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It seems to me to be incorrect to say that lexicographic DFS is P-complete, since it isn't a decision problem. There is a corresponding decision problem, first DFS ordering, which is known to be P-complete. However, I want to talk about complexity of DFS, not it's decision problem. What complexity class should I say DFS belongs to?

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The formal name for a problem where you want to actually produce the solution as the output (not just say yes or no to whether one exists) is a Function Problem if every input has an associated output, or a Search Problem if some inputs might not have any solution (of course a function problem is just a special case of a search problem).

In this case, every graph has a lexicographic depth first ordering, so for any graph there is some output that can be produced, and you have a function problem. The class of function problems that can be computed in deterministic polynomial time is (cunningly) called FP.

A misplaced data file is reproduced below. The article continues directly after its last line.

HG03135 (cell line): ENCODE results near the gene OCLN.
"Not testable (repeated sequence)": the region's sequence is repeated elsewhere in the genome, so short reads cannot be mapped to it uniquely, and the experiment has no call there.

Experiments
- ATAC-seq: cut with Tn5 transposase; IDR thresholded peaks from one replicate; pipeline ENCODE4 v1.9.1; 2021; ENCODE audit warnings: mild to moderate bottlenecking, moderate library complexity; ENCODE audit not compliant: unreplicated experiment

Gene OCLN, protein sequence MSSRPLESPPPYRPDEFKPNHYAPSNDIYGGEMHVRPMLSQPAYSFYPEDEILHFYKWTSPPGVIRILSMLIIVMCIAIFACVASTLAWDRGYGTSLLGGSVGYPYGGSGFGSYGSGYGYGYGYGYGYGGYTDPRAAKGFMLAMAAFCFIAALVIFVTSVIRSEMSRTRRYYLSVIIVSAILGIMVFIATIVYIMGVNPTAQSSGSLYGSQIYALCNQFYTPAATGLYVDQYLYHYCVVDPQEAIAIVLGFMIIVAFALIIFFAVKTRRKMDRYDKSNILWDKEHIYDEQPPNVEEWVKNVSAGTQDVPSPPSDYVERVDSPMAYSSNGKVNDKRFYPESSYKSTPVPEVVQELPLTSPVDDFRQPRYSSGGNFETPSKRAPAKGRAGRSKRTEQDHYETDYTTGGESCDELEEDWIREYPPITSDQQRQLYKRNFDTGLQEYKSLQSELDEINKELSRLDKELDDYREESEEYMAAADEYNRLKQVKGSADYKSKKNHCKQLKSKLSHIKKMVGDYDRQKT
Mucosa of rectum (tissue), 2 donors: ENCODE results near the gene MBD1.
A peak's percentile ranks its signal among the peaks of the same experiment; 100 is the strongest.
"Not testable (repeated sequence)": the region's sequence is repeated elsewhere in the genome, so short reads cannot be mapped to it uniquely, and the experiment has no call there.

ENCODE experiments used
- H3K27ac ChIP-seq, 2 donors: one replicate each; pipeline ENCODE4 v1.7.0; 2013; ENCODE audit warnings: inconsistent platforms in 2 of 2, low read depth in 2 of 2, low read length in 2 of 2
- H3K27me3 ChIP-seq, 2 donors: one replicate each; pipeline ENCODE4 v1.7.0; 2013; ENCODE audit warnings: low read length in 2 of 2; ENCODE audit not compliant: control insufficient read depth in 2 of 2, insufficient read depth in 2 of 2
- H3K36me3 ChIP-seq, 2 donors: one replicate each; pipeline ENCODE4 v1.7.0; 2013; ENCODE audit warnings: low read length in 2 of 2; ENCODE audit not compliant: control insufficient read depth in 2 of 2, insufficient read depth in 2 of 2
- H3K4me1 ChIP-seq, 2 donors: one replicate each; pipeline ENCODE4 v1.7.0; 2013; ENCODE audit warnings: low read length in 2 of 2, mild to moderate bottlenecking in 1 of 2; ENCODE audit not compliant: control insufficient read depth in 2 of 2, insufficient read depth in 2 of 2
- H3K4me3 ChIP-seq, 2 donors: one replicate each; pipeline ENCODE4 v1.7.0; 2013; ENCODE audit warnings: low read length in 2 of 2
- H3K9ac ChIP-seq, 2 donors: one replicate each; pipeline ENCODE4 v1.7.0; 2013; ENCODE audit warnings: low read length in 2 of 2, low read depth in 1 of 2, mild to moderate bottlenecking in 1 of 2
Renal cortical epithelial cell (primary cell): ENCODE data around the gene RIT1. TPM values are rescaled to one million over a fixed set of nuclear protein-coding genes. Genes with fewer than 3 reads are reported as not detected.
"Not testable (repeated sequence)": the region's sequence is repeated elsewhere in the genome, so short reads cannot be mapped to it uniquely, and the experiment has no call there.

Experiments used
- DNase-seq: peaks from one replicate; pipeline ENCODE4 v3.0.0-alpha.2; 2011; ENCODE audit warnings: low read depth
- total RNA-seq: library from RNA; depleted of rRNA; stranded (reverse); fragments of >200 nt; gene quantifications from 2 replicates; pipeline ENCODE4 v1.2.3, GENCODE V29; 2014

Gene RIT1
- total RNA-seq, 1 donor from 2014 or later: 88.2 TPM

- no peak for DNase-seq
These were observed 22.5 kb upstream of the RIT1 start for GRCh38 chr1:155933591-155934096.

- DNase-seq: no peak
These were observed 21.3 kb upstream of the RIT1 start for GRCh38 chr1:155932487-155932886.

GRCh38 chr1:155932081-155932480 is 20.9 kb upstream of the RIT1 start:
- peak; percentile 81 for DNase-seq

Going out on a limb (with regards to my knowledge, someone else might be able to confirm this), I suspect that the obvious relationship1 between P and FP holds for complete problems too, so your problem should also be FP-complete.

  1. Note that this relationship normally relies on Turing reductions, but seeing as P=co-P there shouldn't be too much of a problem here.
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  • $\begingroup$ Thanks, it makes a lot of sense, the confusing fact was that in a research paper I was reading somebody was calling DFS a P-complete problem, which was somewhat of an abuse (so it seemed). $\endgroup$ – Adam Kurkiewicz May 15 '14 at 16:55

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